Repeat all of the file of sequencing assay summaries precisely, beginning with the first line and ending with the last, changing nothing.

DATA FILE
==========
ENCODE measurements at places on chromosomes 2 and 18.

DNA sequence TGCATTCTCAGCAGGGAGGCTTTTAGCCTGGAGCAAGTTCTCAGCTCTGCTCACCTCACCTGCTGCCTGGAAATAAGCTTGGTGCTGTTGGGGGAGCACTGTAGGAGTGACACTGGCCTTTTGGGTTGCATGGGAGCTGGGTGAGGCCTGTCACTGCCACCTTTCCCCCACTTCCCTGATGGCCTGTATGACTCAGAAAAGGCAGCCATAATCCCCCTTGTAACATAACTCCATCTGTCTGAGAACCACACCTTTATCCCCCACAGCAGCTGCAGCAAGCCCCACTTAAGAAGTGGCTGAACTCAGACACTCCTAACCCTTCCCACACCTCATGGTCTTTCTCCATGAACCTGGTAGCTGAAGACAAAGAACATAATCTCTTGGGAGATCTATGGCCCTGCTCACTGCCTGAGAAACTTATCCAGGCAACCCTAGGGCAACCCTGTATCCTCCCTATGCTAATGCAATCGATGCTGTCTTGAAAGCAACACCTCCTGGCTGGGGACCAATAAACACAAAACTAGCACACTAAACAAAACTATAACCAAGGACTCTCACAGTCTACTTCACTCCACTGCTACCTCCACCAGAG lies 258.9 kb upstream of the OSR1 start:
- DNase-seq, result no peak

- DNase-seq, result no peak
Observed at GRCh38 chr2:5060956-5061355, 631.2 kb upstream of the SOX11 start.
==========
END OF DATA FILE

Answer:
ENCODE measurements at places on chromosomes 2 and 18.

DNA sequence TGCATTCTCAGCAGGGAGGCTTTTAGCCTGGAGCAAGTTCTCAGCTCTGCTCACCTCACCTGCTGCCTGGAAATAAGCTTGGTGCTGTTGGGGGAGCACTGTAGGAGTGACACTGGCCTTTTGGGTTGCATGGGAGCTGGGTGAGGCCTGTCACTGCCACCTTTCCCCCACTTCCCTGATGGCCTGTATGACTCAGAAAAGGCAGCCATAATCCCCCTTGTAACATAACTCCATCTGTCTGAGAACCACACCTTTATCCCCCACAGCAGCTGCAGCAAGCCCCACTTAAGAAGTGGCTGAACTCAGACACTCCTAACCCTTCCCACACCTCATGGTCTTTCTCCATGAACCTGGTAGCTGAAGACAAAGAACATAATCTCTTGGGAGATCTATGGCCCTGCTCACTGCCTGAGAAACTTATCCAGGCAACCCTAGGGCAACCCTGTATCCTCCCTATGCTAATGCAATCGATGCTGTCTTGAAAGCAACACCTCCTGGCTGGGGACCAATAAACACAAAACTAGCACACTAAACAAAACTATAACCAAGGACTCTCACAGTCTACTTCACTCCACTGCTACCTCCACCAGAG lies 258.9 kb upstream of the OSR1 start:
- DNase-seq, result no peak

- DNase-seq, result no peak
Observed at GRCh38 chr2:5060956-5061355, 631.2 kb upstream of the SOX11 start.